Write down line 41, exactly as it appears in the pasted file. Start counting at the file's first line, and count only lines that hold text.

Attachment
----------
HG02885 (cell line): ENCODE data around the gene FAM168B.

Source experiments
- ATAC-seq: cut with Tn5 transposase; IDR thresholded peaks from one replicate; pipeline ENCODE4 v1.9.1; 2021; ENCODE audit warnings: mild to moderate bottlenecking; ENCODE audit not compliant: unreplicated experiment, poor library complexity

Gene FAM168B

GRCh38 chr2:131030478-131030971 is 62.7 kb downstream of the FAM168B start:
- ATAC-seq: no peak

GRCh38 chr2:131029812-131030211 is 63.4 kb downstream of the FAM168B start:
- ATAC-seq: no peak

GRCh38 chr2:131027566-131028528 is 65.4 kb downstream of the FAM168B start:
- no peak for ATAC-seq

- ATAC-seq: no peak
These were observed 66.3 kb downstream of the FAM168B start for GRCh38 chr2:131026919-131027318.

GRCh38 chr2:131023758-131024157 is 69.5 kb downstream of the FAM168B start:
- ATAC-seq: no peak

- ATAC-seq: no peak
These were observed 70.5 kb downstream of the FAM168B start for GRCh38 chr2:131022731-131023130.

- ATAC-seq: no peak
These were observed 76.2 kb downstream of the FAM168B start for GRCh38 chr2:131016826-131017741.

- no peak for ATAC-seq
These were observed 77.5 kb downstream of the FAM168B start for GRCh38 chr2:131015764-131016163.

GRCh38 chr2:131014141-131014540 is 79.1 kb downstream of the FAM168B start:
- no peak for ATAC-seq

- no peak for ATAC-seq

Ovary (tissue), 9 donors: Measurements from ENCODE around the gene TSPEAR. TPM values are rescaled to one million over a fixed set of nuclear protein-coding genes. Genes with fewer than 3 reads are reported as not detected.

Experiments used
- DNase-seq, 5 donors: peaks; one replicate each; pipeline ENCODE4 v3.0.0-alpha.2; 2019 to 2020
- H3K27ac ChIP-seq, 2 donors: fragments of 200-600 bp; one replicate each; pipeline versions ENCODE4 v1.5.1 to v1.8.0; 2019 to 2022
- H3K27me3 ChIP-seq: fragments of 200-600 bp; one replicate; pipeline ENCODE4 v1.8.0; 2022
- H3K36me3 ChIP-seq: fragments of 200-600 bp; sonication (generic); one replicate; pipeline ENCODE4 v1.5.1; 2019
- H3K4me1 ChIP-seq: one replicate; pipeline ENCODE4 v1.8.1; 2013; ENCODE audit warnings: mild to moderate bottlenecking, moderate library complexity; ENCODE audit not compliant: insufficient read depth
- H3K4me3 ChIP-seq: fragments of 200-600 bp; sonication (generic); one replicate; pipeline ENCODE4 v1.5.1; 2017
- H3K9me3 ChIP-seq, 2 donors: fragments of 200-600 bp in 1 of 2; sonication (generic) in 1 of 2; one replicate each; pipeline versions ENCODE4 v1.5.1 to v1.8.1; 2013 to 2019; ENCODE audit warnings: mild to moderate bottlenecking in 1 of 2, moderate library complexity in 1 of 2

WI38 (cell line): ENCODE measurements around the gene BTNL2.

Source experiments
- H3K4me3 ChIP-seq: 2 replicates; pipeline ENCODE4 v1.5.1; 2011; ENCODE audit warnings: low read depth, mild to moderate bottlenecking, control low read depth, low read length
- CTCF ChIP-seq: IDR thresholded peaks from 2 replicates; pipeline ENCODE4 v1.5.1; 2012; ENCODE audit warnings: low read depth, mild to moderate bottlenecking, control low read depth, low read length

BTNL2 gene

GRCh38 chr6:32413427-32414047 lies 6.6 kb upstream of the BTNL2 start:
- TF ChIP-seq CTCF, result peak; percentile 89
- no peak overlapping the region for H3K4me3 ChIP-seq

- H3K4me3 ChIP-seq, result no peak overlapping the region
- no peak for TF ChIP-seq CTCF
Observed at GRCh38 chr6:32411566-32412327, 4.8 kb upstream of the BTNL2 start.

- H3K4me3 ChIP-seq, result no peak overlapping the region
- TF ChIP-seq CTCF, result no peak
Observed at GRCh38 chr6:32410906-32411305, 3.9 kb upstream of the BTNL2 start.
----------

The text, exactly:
- H3K4me3 ChIP-seq, result no peak overlapping the region